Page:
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Our editorial team has handpicked the best of the best talks at DEF CON 26 -is one of the world's largest hacker conventions, held annually in Las Vegas, Nevada. Following is the list of top talks on Hardware Security at DEF CON 26.
DEFCON 2018, 26th Def-Con Hacking Conference is among one of the most main event on Computer, Information Technology, Cyber Security, Software, Hacking and Hack topics.
(Source: DEF CON 26)
Christopher Domas, Cyber Security Researcher
Complexity is increasing. Trust eroding. In the wake of Spectre and Meltdown, when it seems that things cannot get any darker for processor security, the last light goes out. This talk will demonstrate what everyone has long feared but never proven: there are hardware backdoors in some x86 processors, and they're buried deeper than we ever imagined possible. While this research specifically examines a third-party processor, we use this as a stepping stone to explore the feasibility of more widespread hardware backdoors.
David Melendez Cano R&D Embedded Systems Engineer. Albalá Ingenieros S.A.
This talk provides a new vision about drone protection against anti-drone systems, presenting "The Interceptor Project", a hand-sized nano drone based on single-core tiniest Linux Board: Vocore2.
In this talk, we will investigate if the Samsung Gear smartwatch series properly screens unauthorized access to user information. More specifically, we will focus on a communication channel between applications and system services, and how each internal Tizen OS components play the parts in access control.
In this talk, we extend the attack surface and introduce Custom Attack, a novel attack against SDN controllers that leverages legitimate SDN protocol messages (i.e., the custom protocol field) to facilitate Java code vulnerability exploitation. Our research shows that it was possible for a weak adversary to execute arbitrary command or manipulate data in the SDN controller without accessing the SDN controller or any applications, but only controlling a host or a switch.
Morgan ``indrora'' Gangwere, Hacker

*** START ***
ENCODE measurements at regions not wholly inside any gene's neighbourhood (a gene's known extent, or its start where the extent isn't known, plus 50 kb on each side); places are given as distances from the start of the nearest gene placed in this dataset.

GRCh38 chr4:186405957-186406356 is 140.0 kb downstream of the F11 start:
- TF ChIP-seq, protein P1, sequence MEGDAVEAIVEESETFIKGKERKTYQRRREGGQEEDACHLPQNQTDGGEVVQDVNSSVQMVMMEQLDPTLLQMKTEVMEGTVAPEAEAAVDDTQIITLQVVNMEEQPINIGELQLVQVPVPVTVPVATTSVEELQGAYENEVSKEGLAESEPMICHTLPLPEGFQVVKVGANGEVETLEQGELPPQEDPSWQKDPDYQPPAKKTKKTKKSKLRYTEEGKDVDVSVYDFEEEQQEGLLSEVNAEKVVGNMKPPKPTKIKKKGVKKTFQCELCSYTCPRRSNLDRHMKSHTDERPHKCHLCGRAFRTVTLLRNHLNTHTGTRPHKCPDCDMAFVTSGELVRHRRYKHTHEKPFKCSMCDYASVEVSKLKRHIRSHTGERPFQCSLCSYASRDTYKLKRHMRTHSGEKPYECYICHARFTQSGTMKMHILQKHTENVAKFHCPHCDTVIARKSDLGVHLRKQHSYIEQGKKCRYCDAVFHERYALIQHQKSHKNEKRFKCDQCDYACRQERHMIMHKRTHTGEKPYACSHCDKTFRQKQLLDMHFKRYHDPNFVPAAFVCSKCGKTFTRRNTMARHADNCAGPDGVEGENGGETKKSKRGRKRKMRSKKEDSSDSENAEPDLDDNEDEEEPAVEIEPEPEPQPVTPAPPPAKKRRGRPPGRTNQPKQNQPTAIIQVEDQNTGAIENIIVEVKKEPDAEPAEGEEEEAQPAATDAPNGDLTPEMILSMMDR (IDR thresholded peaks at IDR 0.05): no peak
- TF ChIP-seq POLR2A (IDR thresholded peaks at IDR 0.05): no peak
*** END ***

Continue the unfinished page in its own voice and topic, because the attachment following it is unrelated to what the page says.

With the proliferation of Linux-based SoCs -- you've likely got one or two in your house, on your person or in your pocket -- it is often useful to look "under the hood" at what is running; Additionally, in-situ debugging may be unavailable due to read-only filesystems, memory is often limited, and other factors keep us from attacking a live device. This talk looks at attacking binaries outside their native environment using QEMU, the Quick Emulator, as well as techniques for extracting relevant content from devices and exploring them.
This talk will describe hacking the console through all these defensive features by walking through a 0-day exploit chain that takes us all the way from zero access to a full system jailbreak.
In this talk, we will present how to use multiple vulnerabilities to achieve remote attack some of the most popular smart speakers. Our final attack effects include silent listening, control speaker speaking content and other demonstrations. And we're also going to talk about how to extract firmware from BGA packages Flash chips such as EMMC, EMCP, NAND Flash, etc. In addition, it contains how to turn on debug interfaces and get root privileges by modifying firmware content and Re-soldering Flash chips, which can be of great help for subsequent vulnerability analysis and debugging. Finally, we will play several demo videos to demonstrate how we can remotely access some Smart Speaker Root permissions and use smart speakers for eavesdropping and playing voice.
In this talk we discuss the various attack vectors that these embedded development tools expose users to, and why users should not blindly trust their tools. This talk will detail a variety reverse engineering, fuzzing, exploit development and protocol analysis techniques that we used to analyze and exploit the security of a common embedded debugger.
Seamus Burke, Hacker
In this talk, we will dive into the internals of a qualcomm baseband, tracing it's evolution over the years until its current state. We will discuss the custom, in-house DSP architecture they now run on, and the proprietary RTOS running on it. We will also cover the architecture of the cellular stack, likely places vulnerabilities lie, and exploit mitigations in place. Finally we will cover debugging possibilities, and how to get started analyzing the baseband firmware—how to differentiate between RTOS and cellular functions, how to find C std library functions, and more.
10. What the Fax!?
This talk is intended to be the canary in the coal mine. The technology community cannot sit idly by while this ongoing madness is allowed to continue. The world must stop using FAX!
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